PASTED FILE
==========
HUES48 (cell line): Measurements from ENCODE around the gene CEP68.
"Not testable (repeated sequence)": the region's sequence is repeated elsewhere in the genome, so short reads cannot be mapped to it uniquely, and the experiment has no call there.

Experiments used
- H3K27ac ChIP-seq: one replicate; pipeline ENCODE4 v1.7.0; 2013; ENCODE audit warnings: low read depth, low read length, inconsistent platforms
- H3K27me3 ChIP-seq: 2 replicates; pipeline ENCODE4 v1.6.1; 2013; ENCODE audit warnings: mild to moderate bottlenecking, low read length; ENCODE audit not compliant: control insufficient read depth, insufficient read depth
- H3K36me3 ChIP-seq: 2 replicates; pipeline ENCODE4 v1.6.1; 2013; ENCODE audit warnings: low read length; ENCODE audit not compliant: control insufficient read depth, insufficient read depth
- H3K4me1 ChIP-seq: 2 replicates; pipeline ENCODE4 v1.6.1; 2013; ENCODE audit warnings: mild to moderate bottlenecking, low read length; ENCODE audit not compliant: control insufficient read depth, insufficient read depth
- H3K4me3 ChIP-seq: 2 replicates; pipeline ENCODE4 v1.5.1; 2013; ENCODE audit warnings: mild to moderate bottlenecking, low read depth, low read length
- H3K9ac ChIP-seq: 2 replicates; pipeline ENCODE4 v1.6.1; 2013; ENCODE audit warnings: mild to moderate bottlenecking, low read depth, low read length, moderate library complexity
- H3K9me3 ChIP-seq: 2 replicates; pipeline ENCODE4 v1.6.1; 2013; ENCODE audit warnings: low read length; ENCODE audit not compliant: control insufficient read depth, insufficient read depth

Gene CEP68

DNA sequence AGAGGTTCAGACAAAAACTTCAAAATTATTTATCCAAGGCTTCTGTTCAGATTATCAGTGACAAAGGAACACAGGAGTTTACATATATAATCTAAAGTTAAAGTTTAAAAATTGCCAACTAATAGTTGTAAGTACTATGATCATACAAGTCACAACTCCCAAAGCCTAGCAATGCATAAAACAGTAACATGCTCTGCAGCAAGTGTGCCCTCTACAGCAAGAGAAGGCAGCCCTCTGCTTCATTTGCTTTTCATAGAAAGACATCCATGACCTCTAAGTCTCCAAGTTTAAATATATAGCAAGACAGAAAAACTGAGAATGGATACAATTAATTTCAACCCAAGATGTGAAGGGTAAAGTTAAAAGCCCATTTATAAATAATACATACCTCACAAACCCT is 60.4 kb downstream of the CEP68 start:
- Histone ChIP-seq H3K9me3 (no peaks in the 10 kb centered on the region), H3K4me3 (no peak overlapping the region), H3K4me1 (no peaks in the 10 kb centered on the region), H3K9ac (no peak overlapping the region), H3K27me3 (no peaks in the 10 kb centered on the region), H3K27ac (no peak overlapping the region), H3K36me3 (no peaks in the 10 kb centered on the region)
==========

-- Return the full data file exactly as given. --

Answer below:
HUES48 (cell line): Measurements from ENCODE around the gene CEP68.
"Not testable (repeated sequence)": the region's sequence is repeated elsewhere in the genome, so short reads cannot be mapped to it uniquely, and the experiment has no call there.

Experiments used
- H3K27ac ChIP-seq: one replicate; pipeline ENCODE4 v1.7.0; 2013; ENCODE audit warnings: low read depth, low read length, inconsistent platforms
- H3K27me3 ChIP-seq: 2 replicates; pipeline ENCODE4 v1.6.1; 2013; ENCODE audit warnings: mild to moderate bottlenecking, low read length; ENCODE audit not compliant: control insufficient read depth, insufficient read depth
- H3K36me3 ChIP-seq: 2 replicates; pipeline ENCODE4 v1.6.1; 2013; ENCODE audit warnings: low read length; ENCODE audit not compliant: control insufficient read depth, insufficient read depth
- H3K4me1 ChIP-seq: 2 replicates; pipeline ENCODE4 v1.6.1; 2013; ENCODE audit warnings: mild to moderate bottlenecking, low read length; ENCODE audit not compliant: control insufficient read depth, insufficient read depth
- H3K4me3 ChIP-seq: 2 replicates; pipeline ENCODE4 v1.5.1; 2013; ENCODE audit warnings: mild to moderate bottlenecking, low read depth, low read length
- H3K9ac ChIP-seq: 2 replicates; pipeline ENCODE4 v1.6.1; 2013; ENCODE audit warnings: mild to moderate bottlenecking, low read depth, low read length, moderate library complexity
- H3K9me3 ChIP-seq: 2 replicates; pipeline ENCODE4 v1.6.1; 2013; ENCODE audit warnings: low read length; ENCODE audit not compliant: control insufficient read depth, insufficient read depth

Gene CEP68

DNA sequence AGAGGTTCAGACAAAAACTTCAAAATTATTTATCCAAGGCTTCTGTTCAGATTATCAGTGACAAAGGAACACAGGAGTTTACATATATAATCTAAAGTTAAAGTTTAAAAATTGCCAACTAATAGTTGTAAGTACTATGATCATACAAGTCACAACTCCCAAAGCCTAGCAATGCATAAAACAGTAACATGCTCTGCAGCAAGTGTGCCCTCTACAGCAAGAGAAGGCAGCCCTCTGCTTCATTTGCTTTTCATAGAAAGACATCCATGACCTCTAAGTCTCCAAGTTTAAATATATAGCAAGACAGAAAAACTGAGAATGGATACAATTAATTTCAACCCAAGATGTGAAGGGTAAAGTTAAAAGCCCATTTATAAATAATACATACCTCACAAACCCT is 60.4 kb downstream of the CEP68 start:
- Histone ChIP-seq H3K9me3 (no peaks in the 10 kb centered on the region), H3K4me3 (no peak overlapping the region), H3K4me1 (no peaks in the 10 kb centered on the region), H3K9ac (no peak overlapping the region), H3K27me3 (no peaks in the 10 kb centered on the region), H3K27ac (no peak overlapping the region), H3K36me3 (no peaks in the 10 kb centered on the region)